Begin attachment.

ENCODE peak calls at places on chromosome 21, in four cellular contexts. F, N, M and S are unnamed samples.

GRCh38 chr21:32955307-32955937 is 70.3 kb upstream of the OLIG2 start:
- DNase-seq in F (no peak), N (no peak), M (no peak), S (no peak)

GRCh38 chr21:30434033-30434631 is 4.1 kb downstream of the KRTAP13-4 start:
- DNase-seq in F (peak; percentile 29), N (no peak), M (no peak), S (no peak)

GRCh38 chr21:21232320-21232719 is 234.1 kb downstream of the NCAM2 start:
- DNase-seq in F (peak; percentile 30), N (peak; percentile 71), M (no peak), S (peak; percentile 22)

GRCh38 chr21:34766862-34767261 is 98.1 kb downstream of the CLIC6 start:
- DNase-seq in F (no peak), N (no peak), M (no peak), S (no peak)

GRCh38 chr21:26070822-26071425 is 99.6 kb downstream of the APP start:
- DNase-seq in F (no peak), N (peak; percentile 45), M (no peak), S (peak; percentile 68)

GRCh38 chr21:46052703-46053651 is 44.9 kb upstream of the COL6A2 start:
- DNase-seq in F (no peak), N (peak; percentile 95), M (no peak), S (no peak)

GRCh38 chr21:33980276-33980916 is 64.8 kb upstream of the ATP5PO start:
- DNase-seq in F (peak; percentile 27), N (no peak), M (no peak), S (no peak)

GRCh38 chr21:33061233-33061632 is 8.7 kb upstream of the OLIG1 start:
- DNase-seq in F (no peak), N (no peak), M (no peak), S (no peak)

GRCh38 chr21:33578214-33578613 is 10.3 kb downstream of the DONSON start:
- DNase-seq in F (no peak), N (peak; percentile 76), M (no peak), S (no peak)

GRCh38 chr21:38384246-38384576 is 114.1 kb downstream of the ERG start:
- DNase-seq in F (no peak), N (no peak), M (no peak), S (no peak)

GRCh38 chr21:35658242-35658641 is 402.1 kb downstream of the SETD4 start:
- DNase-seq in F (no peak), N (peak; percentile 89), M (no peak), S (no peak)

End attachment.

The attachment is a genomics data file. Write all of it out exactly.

ENCODE peak calls at places on chromosome 21, in four cellular contexts. F, N, M and S are unnamed samples.

GRCh38 chr21:32955307-32955937 is 70.3 kb upstream of the OLIG2 start:
- DNase-seq in F (no peak), N (no peak), M (no peak), S (no peak)

GRCh38 chr21:30434033-30434631 is 4.1 kb downstream of the KRTAP13-4 start:
- DNase-seq in F (peak; percentile 29), N (no peak), M (no peak), S (no peak)

GRCh38 chr21:21232320-21232719 is 234.1 kb downstream of the NCAM2 start:
- DNase-seq in F (peak; percentile 30), N (peak; percentile 71), M (no peak), S (peak; percentile 22)

GRCh38 chr21:34766862-34767261 is 98.1 kb downstream of the CLIC6 start:
- DNase-seq in F (no peak), N (no peak), M (no peak), S (no peak)

GRCh38 chr21:26070822-26071425 is 99.6 kb downstream of the APP start:
- DNase-seq in F (no peak), N (peak; percentile 45), M (no peak), S (peak; percentile 68)

GRCh38 chr21:46052703-46053651 is 44.9 kb upstream of the COL6A2 start:
- DNase-seq in F (no peak), N (peak; percentile 95), M (no peak), S (no peak)

GRCh38 chr21:33980276-33980916 is 64.8 kb upstream of the ATP5PO start:
- DNase-seq in F (peak; percentile 27), N (no peak), M (no peak), S (no peak)

GRCh38 chr21:33061233-33061632 is 8.7 kb upstream of the OLIG1 start:
- DNase-seq in F (no peak), N (no peak), M (no peak), S (no peak)

GRCh38 chr21:33578214-33578613 is 10.3 kb downstream of the DONSON start:
- DNase-seq in F (no peak), N (peak; percentile 76), M (no peak), S (no peak)

GRCh38 chr21:38384246-38384576 is 114.1 kb downstream of the ERG start:
- DNase-seq in F (no peak), N (no peak), M (no peak), S (no peak)

GRCh38 chr21:35658242-35658641 is 402.1 kb downstream of the SETD4 start:
- DNase-seq in F (no peak), N (peak; percentile 89), M (no peak), S (no peak)